There is little worse than heartbreak. Those who know, know. And those who've been through it will have had the utmost sympathy for Love Island’s Georgia Steel last week, as she watched Josh Denzel - who she had previously been coupled-up with - walk back into the villa hand-in-hand with new girl Kazimir Crossley.
I last experienced heartbreak exactly one year ago. It wasn’t, like Georgia, in front of a TV audience of millions. But heartbreak is heartbreak – on or off screen.
In my case, a love full of lifelong promise had come very suddenly to an end. I had been about to move in with the person I loved. And then he changed his mind. It was a massive shock to the system, and I felt like I would never be quite the same.
I was no stranger to break-ups. My usual coping strategy was far from unique: go out, get drunk, forget for a moment, repeat. But this had always proved ineffective medicine, because you can never really forget. Not properly.
So last year, I decided to try something else. Aged 32, I left London – where I’d lived for 27 years of my life – and moved to the countryside.
The thought of having to exist in that state of having to 'get over' the relationship, while in constant fear I’d run into my ex – on the bus, in the street, round every corner – was unbearable. I was sure that a fresh start somewhere completely different to the city would mend me. I may not have had much money (a couple of hundred quid in a savings account), but I had a project to do, and was good at budgeting, so I was determined to make it last as long as I could.
For the next eight months I immersed myself in – for want of a better phrase – ‘heart therapy’. I walked for miles. I swam in the sea. I sobbed. And I worked harder than I had ever worked before. And yet, the all-consuming sadness prevailed.
I realised that country life, for a long-term city dweller like me, was completely isolating. I was lucky to have the support of my family, but found I really did need my friends. After some time, most stopped calling, because life goes on, doesn't it? Promised visits never materialised, and I felt more alone than ever before.
It made me question: is there any such thing as a good break-up? Does a positive way to handle heartbreak really exist? Back then I didn't have a guide. Now, a year on, I'm writing this piece in order to find out.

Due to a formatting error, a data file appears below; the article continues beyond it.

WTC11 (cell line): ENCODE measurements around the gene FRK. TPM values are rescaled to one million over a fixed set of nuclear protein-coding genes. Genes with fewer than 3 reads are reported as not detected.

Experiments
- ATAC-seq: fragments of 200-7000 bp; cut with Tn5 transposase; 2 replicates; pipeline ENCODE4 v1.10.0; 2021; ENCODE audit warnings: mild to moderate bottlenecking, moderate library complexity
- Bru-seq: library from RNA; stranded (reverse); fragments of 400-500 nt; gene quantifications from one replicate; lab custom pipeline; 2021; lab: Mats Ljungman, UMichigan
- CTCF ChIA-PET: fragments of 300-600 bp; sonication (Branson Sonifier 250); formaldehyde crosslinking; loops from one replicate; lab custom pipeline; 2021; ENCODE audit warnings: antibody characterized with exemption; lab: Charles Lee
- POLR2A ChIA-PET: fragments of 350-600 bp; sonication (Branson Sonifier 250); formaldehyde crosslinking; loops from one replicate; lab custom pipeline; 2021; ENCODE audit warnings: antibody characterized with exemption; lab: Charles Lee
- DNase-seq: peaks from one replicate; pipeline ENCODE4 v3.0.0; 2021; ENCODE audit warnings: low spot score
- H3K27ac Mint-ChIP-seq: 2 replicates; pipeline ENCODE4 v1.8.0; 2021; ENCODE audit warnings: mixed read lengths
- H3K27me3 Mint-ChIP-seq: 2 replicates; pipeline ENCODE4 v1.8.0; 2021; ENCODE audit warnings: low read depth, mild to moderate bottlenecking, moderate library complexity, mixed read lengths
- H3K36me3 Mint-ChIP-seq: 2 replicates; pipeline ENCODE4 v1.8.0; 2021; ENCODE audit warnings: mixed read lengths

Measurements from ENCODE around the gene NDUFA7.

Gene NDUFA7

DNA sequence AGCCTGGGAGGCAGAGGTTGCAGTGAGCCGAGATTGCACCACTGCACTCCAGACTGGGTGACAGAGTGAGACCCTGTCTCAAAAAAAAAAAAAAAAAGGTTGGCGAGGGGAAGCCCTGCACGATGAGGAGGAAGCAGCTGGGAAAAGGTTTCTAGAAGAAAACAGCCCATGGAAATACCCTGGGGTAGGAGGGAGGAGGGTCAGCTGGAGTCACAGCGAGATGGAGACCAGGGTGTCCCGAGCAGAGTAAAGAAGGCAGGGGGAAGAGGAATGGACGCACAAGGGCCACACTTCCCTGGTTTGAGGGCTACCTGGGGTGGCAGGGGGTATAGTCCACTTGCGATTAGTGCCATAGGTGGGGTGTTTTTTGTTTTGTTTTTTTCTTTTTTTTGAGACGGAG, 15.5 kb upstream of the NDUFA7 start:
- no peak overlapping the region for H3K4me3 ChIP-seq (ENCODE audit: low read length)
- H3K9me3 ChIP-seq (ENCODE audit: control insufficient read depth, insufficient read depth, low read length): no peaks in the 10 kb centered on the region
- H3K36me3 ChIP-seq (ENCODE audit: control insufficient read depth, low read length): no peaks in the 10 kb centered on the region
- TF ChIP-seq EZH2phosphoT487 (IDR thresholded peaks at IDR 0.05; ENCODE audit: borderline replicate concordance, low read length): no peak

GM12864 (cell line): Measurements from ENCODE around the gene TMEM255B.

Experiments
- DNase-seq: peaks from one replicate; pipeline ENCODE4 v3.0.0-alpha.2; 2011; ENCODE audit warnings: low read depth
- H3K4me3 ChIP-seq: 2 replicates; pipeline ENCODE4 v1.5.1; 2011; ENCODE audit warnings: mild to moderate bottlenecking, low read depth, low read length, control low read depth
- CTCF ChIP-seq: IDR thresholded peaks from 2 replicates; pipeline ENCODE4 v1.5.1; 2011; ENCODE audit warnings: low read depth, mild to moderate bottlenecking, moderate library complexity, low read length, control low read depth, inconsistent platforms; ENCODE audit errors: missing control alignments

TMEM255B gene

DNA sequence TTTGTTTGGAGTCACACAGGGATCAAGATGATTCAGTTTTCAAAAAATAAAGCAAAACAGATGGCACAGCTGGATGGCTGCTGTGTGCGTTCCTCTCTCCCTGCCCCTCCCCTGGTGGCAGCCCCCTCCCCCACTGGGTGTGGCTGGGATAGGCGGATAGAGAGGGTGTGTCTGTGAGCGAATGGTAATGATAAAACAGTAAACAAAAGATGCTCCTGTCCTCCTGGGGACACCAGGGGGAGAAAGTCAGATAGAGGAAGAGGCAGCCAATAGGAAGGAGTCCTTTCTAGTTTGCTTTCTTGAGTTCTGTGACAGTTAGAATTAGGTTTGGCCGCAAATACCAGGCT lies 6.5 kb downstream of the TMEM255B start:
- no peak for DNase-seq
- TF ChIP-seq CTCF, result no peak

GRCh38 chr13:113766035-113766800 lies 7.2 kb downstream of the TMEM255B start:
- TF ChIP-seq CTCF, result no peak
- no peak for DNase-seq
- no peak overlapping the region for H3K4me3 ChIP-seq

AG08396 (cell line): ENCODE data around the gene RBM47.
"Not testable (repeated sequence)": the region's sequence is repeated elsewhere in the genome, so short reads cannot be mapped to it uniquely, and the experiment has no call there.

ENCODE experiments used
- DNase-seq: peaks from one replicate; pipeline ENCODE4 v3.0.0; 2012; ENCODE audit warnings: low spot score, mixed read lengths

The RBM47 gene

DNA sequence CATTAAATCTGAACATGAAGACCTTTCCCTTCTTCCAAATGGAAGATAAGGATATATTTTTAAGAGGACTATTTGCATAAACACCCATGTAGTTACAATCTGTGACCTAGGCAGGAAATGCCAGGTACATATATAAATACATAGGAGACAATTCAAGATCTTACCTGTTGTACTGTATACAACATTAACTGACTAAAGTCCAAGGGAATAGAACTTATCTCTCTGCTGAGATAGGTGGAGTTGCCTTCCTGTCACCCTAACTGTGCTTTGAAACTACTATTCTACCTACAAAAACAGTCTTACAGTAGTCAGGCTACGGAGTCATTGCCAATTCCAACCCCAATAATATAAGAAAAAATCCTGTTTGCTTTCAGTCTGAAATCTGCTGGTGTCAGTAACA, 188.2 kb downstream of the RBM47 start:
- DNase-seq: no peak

What is heartbreak?
“Essentially, it is a state of devastating emotional loss,” explains behavioural psychologist and relationship coach, Jo Hemmings. “While different for all of us, the intense feelings of sadness, grief, and the overwhelming sense of never being able to get past the pain, are common.
“In brain terms, the areas responsible for feeling physical pain ‘light up’ in the same way as if you’re actually in pain. It also triggers withdrawal symptoms very similar to those seen in [drug] addicts.”
For me, this felt like a total inner body burn.
Managing those withdrawal symptoms is the real struggle. The temptation to get another hit – to call an ex, to plead with them, to remind them about you and what you had - can seem insurmountable.
“In emotional terms, a bad break-up will plunge you into the five stages of grief – denial, anger, bargaining, depression, and, finally, acceptance,” says Jo. “There are often relapses in this process.”
How to get over heartbreak
Managing heartbreak, in my view, is an art. But that doesn’t mean we can’t take anything from science. A number of studies have analysed what really happens, and how we can deal with it.
Research recently published in the Journal of Experimental Psychology, for example, looked at the effectiveness of three coping strategies: thinking bad things about an ex, owning and accepting your feelings of love for a former partner, and distracting yourself by thinking good thoughts about nothing to do with your ex.